PROCESS and PROTEST: Promising Practices
4. COLLABORATION: Maximize Your Resources
Work with outside partners to strengthen your engagement efforts. This can add resources, staff, intellectual capital, and new perspectives.
Massachusetts Enlisted Help: Coming into its ESSA consolidated plan development process, the Massachusetts Department of Elementary and Secondary Education (DESE) already had a rich history of enlisting outside organizations to help on a variety of matters, including programming in districts and program evaluation. Specifically with regard to ESSA, DESE worked with:
- Mass, Inc. on outreach, including early morning “policy breakfasts” with stakeholders across the state; panel discussions and suggestions for how to better use existing data; and recommendations for how to advance equity and excellence under ESSA;
- The Rennie Center on an effort to “crowdsource” new accountability measures via convenings and poster presentations. The Rennie Center organized the meetings, and DESE attended, absorbed input, and provided immediate feedback to attendees.
- Sociedad Latina and a mix of groups, both national, like Education First, and community-based, on obtaining stakeholder feedback on the draft state ESSA plan.
Washington DC Extended Capacity: Washington DC’s “DC Staffing Data Collaborative” program is an initiative of the Office of the State Superintendent of Education (OSSE), in partnership with LEA leaders. The Staffing Data Collaborative is intended to generate talent management data and insights to drive strategic staffing decisions at the LEA and state levels. This process includes a cross-LEA collaboration with a third-party expert research organization for the collection and review of staffing data including teacher evaluations, retention rates, and the results of teacher surveys. The Collaborative offers state and LEA-level recommendations regarding the recruitment, preparation, development, evaluation, and retention of high-performing staff.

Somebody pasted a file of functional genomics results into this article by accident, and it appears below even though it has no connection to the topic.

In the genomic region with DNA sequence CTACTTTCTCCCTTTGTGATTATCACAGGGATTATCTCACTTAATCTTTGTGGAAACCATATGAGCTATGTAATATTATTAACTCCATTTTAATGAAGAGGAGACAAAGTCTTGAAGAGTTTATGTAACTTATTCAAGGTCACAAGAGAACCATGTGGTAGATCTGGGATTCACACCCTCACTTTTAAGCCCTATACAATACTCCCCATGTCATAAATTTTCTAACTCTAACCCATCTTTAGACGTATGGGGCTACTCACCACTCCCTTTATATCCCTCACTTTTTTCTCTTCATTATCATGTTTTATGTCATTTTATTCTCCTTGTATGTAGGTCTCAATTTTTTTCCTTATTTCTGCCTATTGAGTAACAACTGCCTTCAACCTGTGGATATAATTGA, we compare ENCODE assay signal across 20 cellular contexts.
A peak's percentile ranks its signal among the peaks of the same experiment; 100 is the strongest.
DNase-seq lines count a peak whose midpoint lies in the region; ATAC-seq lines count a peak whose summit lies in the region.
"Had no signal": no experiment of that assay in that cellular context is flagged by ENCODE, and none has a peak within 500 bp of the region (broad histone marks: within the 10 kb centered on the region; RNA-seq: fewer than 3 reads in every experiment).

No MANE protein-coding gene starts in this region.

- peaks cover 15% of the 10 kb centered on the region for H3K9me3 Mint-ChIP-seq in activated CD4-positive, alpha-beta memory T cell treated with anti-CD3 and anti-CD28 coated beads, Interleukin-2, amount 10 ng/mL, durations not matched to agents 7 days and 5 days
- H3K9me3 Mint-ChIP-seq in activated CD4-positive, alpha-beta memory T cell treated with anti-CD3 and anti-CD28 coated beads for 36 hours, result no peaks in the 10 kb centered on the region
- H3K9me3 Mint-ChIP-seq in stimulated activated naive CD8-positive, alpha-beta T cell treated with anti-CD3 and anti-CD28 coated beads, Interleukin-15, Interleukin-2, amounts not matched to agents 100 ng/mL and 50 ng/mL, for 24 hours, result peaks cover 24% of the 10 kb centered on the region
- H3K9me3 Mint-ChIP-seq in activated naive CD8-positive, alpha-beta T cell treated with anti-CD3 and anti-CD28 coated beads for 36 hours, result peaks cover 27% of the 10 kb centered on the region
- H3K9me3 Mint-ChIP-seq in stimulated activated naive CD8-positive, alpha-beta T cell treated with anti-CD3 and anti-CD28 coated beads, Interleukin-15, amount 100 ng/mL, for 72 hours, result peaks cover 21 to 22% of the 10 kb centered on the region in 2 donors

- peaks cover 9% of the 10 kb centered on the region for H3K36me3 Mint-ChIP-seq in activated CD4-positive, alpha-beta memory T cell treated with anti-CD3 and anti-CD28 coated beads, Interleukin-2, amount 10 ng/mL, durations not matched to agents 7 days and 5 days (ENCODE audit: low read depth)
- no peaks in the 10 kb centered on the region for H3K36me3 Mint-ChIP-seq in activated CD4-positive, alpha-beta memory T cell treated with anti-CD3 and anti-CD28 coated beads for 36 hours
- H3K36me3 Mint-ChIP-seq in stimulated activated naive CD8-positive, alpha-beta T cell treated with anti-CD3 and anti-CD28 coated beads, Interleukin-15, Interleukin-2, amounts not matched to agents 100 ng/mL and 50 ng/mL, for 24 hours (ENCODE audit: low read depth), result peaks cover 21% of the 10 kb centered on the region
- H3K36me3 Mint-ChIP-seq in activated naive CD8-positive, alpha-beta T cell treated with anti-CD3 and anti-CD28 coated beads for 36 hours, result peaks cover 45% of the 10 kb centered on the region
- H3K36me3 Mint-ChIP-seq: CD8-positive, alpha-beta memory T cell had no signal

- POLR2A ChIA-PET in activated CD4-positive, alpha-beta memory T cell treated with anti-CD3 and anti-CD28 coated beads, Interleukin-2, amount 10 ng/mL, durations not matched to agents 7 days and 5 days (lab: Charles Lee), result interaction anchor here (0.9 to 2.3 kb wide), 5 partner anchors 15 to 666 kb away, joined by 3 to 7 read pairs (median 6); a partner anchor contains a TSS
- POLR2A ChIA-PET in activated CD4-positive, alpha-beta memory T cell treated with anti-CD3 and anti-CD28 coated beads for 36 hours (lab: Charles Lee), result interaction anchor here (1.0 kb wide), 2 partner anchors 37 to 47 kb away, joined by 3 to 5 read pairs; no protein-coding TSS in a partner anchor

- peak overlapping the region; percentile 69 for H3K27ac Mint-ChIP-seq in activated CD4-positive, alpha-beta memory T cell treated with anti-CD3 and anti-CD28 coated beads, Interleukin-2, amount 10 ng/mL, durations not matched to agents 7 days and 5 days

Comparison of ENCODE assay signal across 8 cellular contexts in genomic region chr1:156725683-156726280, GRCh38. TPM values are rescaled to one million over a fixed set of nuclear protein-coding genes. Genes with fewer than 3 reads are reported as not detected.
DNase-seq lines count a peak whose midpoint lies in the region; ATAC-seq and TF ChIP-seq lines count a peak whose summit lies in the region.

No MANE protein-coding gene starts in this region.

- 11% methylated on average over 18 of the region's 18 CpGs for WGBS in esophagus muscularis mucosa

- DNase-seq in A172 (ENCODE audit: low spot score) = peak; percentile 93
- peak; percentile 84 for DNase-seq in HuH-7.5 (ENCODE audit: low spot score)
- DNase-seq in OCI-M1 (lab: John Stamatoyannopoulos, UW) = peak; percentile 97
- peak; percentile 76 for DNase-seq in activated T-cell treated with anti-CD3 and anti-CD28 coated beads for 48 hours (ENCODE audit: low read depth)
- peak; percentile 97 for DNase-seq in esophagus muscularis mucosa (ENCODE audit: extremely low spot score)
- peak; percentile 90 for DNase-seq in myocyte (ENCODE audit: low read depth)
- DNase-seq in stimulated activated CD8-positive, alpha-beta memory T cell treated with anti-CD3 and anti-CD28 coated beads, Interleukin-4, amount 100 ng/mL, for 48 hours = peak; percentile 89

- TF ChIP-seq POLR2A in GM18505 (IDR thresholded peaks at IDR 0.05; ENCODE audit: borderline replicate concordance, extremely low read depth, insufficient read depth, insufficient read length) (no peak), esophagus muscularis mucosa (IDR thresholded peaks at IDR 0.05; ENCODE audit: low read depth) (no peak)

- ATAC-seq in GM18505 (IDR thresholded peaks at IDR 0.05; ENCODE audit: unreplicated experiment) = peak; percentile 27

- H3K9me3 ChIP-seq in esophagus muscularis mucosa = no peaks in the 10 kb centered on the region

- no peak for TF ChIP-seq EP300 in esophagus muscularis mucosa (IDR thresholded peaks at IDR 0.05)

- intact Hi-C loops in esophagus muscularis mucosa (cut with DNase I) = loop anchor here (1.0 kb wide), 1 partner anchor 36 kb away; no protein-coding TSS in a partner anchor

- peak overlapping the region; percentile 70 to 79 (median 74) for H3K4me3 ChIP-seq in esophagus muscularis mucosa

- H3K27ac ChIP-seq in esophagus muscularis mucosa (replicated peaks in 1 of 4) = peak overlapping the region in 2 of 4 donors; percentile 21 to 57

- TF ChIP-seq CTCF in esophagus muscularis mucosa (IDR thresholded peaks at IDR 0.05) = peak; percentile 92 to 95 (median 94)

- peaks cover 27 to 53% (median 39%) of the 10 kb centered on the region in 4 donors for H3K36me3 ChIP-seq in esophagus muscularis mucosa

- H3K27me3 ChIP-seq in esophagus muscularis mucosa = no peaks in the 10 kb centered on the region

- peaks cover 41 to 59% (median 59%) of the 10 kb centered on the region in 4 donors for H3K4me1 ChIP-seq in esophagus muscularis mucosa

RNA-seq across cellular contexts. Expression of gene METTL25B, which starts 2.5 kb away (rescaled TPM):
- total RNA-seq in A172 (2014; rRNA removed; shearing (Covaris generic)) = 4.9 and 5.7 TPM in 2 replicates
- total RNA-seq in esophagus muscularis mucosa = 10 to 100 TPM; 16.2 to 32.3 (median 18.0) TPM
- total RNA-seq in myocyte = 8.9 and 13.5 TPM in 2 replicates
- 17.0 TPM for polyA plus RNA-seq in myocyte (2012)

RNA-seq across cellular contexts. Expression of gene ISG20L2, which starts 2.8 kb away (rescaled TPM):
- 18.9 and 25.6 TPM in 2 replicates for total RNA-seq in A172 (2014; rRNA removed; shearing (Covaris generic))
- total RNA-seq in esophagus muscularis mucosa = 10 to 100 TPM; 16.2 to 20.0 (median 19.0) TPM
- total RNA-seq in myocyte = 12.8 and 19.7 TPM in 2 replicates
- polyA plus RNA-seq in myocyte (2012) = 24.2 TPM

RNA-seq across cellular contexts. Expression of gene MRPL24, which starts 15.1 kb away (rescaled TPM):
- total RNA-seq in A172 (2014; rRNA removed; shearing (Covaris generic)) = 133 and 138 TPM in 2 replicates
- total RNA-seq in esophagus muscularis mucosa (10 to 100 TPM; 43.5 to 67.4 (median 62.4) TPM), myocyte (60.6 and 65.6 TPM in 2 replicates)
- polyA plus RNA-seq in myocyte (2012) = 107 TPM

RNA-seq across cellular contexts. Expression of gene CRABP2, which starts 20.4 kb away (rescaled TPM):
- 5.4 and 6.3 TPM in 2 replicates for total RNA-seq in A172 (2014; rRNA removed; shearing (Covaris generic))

Michigan Targeted Funding: The Michigan Department of Education (MDE) worked with the W.K. Kellogg Foundation and the Steelcase Foundation to support stakeholder engagement activities and improve its consultation with underserved and historically underrepresented communities. MDE has also already convened regional meetings in partnership with several community foundations. Discussions continue as to how to most effectively leverage this kind of outside support, but Michigan’s plan does mark a noteworthy effort to use private funds to improve equity through outreach. Going forward, MDE plans to use these kinds of resources to support regional community outreach such as forums on ESSA transition and implementation planning efforts and to develop technical assistance materials.
Room for Growth For All States:
Address power and privilege:Honest acknowledgement of equity and resource gaps can spur deeper and richer engagement with stakeholders. External partnerships can help SEAs and LEAs to meet their expanded responsibilities under ESSA.
- A Handbook for Meaningful Stakeholder Engagement: A Tool for SEAs
(Partners for Each and Every Child | July 2016)
- A Guide for Leaders Who Want to Use New Funding Flexibility in ESSA
(Chiefs for Change | April 2016)
- Stakeholder Engagement in ESSA: “People Support What They Help Create”
(Institute for Educational Leadership and the Coalition for Community Schools | 2016)
Additional examples of promising practices from states with recently submitted state plans (September and October, 2017) are forthcoming.